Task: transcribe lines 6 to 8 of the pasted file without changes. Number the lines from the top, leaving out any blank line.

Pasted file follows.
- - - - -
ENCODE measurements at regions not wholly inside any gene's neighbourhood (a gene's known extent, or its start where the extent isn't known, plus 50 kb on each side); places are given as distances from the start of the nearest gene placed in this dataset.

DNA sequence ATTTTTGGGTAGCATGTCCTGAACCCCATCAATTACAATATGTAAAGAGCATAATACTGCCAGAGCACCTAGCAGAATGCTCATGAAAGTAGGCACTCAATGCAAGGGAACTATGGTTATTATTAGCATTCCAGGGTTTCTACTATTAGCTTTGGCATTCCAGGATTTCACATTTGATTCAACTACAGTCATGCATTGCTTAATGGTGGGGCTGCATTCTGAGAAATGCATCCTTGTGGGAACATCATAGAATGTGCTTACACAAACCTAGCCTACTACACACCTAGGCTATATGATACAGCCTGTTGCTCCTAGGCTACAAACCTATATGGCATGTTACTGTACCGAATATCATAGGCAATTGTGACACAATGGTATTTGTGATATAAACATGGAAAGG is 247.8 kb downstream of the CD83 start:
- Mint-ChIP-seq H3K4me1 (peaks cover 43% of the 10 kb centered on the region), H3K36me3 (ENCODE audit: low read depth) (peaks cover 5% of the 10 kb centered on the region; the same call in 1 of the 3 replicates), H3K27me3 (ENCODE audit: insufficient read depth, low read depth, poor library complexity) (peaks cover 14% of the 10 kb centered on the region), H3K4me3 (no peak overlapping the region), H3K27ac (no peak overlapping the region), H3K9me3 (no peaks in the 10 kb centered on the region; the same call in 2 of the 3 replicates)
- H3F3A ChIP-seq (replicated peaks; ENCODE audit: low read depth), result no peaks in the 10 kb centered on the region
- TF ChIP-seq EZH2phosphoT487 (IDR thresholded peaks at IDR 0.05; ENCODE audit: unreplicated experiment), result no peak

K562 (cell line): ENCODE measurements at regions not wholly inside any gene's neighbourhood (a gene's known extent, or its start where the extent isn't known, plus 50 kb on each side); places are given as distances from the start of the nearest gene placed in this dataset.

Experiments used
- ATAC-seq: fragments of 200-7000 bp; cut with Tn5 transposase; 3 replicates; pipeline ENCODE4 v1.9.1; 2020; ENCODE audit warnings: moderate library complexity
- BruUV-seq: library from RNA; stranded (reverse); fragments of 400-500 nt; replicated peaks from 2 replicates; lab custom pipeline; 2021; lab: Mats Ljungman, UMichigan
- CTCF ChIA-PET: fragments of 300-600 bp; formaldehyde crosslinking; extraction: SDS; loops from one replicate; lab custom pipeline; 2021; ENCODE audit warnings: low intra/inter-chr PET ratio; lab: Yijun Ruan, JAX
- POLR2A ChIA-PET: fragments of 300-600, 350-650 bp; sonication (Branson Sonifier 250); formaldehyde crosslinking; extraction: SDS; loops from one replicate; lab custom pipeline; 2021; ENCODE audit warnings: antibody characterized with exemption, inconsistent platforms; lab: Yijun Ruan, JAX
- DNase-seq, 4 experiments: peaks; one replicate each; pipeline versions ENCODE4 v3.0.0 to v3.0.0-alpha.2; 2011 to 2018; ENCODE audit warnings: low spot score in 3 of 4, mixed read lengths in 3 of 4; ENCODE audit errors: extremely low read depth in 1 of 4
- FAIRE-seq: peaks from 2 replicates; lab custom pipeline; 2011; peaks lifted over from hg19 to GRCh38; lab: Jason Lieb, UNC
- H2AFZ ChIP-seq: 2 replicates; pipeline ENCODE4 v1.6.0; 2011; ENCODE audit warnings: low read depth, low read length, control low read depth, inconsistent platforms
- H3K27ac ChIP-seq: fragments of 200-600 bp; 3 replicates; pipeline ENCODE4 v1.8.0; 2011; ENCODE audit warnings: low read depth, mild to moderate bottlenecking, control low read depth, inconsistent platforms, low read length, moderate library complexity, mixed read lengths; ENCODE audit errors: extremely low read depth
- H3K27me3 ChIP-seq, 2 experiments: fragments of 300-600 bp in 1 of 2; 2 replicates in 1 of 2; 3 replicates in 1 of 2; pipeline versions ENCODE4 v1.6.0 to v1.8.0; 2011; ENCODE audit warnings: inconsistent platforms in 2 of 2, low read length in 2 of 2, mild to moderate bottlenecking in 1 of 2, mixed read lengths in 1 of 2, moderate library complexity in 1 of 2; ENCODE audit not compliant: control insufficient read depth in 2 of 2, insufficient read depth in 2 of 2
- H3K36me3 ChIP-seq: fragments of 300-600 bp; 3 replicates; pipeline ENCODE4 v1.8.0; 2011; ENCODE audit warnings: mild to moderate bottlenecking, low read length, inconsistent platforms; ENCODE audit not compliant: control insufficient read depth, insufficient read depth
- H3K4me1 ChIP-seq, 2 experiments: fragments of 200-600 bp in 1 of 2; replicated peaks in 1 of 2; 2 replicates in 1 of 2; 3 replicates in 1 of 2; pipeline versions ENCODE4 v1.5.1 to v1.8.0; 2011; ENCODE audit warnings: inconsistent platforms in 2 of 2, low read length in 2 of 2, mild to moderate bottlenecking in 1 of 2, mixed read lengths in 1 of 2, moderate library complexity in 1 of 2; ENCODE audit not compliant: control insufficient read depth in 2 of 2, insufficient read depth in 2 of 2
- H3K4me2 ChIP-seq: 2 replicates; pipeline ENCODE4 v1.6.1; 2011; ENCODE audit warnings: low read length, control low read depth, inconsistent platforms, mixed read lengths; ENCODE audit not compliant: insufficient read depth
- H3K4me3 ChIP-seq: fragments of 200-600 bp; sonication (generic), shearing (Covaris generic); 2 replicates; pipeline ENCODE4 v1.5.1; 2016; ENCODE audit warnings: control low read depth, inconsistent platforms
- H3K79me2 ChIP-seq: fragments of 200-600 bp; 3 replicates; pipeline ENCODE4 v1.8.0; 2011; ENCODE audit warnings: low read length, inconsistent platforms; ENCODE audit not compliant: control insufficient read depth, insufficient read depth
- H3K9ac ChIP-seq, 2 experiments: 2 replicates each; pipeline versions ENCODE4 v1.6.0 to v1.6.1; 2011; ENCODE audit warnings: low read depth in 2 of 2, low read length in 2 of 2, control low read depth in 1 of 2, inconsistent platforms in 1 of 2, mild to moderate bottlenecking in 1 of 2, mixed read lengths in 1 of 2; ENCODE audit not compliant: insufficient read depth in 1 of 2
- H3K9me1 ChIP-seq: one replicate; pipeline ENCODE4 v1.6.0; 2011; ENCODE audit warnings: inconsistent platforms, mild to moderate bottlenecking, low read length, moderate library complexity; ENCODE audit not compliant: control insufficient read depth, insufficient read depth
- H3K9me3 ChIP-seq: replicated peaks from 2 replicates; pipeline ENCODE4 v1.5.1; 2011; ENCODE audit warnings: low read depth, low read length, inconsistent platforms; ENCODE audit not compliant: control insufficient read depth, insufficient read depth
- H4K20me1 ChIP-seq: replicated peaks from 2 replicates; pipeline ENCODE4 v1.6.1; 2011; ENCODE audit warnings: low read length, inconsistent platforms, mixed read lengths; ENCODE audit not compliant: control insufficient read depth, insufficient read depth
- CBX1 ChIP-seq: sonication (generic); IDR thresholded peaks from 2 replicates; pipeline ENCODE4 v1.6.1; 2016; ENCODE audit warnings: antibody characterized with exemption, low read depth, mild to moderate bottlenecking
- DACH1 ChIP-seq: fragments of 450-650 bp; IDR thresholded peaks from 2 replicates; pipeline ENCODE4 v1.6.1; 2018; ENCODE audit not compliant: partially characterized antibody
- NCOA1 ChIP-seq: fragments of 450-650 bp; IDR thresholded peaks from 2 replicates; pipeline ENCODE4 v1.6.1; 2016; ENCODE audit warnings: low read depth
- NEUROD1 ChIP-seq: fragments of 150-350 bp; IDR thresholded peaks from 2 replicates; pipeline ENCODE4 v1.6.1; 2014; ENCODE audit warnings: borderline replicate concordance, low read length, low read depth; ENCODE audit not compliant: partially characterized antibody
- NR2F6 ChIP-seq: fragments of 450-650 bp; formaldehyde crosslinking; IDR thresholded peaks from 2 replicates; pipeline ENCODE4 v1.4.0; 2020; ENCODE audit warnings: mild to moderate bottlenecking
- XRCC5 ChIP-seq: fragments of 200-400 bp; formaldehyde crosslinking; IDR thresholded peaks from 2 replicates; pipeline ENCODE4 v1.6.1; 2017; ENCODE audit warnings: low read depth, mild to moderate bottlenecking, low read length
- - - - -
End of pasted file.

K562 (cell line): ENCODE measurements at regions not wholly inside any gene's neighbourhood (a gene's known extent, or its start where the extent isn't known, plus 50 kb on each side); places are given as distances from the start of the nearest gene placed in this dataset.

Experiments used
- ATAC-seq: fragments of 200-7000 bp; cut with Tn5 transposase; 3 replicates; pipeline ENCODE4 v1.9.1; 2020; ENCODE audit warnings: moderate library complexity